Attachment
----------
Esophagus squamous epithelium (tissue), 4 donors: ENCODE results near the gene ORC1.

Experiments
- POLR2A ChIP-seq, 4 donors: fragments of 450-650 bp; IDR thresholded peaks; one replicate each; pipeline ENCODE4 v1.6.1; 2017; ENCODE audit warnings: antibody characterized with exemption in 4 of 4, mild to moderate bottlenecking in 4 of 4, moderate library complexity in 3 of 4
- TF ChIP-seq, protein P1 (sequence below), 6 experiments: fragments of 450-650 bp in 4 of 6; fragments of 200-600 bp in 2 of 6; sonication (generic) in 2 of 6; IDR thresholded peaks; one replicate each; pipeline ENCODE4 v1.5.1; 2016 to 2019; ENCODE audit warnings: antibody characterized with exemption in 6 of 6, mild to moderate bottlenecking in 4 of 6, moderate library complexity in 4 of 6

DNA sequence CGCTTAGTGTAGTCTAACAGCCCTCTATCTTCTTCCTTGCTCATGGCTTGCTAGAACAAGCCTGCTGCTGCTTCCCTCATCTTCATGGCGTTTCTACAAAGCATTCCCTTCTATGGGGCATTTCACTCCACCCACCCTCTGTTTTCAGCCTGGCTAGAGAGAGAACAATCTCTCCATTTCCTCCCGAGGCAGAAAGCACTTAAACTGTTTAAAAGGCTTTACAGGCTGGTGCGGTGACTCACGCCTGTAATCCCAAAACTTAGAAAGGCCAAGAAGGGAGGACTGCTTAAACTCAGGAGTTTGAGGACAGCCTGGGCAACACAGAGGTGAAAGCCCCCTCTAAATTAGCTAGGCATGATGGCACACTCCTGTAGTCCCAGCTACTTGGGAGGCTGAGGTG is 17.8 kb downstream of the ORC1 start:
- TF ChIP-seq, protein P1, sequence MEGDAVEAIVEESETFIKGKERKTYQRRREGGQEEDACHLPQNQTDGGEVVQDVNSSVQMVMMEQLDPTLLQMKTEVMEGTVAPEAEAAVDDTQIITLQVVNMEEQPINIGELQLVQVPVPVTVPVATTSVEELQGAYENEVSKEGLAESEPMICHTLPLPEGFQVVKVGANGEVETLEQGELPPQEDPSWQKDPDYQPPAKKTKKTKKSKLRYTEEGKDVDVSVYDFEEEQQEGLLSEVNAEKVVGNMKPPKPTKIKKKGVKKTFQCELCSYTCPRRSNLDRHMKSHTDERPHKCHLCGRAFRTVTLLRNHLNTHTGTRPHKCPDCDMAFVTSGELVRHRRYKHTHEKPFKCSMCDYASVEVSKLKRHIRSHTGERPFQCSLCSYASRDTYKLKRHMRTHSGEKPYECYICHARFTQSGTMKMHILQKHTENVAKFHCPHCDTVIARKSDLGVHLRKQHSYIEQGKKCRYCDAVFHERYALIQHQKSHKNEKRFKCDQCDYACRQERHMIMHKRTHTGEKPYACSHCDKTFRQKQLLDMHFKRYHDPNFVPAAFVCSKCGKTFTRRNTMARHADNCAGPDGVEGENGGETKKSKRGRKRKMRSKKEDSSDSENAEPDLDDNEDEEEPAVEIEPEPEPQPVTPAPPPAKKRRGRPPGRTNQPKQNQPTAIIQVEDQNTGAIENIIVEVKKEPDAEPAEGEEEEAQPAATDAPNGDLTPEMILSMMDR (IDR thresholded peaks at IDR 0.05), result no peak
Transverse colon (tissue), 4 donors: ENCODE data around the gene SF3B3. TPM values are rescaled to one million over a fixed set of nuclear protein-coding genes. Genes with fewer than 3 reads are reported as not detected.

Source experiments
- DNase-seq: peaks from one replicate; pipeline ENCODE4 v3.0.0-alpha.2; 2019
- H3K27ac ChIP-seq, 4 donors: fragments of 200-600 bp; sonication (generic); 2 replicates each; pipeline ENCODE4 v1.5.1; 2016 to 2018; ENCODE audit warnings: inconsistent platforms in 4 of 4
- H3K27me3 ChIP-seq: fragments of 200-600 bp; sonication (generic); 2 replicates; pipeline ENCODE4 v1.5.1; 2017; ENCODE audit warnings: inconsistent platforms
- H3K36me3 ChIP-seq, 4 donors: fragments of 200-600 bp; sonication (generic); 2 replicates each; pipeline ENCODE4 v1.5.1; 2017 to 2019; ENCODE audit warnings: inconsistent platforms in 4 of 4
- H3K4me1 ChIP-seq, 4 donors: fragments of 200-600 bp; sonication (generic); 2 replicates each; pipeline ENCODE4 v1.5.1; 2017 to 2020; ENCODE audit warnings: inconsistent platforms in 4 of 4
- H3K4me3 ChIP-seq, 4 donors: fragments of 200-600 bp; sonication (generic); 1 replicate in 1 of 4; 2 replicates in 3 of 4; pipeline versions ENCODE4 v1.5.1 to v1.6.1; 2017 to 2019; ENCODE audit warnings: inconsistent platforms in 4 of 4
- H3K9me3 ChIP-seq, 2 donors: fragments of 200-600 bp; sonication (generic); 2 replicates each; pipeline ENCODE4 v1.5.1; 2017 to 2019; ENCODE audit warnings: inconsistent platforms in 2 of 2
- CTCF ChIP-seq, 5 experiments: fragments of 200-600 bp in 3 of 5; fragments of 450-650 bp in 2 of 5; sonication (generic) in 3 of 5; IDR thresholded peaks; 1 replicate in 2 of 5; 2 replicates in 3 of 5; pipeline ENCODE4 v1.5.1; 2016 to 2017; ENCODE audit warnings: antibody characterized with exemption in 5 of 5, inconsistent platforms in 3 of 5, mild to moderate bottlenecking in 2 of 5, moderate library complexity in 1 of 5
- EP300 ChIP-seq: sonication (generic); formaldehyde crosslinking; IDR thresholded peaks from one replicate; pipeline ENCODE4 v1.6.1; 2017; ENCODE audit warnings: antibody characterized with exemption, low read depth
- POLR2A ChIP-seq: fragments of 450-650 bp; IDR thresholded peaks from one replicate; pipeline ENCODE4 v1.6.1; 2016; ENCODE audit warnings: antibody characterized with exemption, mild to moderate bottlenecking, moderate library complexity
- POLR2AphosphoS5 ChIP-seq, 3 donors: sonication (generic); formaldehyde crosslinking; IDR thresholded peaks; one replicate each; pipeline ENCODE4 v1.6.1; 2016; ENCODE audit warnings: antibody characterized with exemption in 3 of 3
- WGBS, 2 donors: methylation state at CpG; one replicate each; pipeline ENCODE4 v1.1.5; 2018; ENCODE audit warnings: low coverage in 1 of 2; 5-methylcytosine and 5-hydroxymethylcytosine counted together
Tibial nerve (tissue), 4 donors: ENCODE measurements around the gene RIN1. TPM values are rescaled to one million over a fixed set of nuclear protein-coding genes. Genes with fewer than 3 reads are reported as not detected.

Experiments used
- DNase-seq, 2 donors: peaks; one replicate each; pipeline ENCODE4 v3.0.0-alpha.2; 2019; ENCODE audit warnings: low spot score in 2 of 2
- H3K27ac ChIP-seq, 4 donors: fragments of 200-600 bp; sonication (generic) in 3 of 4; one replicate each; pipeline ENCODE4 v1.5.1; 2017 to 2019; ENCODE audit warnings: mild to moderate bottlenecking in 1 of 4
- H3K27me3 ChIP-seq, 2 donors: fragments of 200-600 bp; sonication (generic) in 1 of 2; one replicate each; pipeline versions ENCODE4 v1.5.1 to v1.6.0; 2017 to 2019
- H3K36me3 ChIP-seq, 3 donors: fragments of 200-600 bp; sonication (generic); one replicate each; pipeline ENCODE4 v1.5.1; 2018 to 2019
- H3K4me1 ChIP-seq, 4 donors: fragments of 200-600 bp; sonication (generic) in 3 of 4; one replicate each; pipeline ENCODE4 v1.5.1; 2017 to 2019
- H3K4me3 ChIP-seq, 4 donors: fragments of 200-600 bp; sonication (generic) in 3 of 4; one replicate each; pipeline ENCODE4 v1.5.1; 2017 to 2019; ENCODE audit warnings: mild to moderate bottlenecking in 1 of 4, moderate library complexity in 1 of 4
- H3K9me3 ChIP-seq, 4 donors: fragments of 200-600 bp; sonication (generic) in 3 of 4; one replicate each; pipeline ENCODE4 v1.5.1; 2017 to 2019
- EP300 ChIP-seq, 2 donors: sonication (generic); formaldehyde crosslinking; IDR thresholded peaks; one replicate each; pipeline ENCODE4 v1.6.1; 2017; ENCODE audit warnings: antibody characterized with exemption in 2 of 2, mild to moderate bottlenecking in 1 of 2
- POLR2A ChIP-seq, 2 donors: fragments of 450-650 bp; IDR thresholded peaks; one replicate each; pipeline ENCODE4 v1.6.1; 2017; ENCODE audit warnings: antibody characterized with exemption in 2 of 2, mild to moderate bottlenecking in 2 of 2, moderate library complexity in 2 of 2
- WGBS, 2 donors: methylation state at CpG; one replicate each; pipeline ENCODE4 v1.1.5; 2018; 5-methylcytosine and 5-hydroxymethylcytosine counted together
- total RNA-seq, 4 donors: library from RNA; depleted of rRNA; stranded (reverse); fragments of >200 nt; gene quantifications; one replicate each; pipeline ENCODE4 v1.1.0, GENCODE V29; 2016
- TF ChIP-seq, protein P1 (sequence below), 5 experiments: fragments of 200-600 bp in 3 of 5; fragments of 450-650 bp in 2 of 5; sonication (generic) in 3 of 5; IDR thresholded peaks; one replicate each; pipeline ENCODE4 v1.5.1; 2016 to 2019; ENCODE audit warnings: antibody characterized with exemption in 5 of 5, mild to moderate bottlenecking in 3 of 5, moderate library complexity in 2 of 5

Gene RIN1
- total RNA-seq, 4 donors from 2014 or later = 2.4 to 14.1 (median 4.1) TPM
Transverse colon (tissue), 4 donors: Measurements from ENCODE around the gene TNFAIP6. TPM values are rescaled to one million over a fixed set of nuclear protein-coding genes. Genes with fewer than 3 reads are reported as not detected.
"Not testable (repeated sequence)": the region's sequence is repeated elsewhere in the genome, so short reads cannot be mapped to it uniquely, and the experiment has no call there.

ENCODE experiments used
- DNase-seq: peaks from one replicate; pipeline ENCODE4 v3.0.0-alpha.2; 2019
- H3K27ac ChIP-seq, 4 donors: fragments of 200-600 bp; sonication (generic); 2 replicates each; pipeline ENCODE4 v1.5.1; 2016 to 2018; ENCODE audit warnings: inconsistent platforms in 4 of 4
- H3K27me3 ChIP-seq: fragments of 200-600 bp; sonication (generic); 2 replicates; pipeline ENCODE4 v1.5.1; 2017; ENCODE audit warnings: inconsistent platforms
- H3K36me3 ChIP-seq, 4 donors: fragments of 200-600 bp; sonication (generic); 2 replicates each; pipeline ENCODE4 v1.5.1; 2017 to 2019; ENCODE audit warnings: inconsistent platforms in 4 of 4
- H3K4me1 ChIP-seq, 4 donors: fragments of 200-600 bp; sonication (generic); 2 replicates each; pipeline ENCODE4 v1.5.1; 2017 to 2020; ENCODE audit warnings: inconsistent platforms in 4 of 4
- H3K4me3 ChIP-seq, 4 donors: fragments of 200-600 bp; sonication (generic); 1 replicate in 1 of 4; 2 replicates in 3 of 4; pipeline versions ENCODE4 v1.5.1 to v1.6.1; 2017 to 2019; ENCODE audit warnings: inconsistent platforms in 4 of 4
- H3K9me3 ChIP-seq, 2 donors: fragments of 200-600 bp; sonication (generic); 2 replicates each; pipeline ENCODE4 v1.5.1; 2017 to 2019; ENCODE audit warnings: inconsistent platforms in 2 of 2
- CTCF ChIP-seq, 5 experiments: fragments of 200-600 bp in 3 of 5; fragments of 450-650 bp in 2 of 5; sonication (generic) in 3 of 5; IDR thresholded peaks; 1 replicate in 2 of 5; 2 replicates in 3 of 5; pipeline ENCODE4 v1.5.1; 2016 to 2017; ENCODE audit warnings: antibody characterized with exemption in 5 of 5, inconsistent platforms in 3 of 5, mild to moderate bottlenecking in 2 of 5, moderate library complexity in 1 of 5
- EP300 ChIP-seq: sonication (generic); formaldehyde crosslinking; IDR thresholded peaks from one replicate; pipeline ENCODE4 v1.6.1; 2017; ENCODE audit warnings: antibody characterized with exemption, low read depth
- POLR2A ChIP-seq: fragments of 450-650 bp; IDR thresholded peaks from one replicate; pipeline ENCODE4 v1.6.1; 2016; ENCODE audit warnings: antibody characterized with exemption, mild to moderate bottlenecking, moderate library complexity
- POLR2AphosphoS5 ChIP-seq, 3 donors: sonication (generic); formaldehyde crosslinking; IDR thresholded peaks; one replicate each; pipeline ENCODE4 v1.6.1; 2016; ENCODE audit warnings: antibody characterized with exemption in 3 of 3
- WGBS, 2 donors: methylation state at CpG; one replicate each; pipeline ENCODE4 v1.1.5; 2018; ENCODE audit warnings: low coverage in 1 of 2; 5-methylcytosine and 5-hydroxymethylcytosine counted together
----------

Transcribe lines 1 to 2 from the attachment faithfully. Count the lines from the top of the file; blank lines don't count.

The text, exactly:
Esophagus squamous epithelium (tissue), 4 donors: ENCODE results near the gene ORC1.

Experiments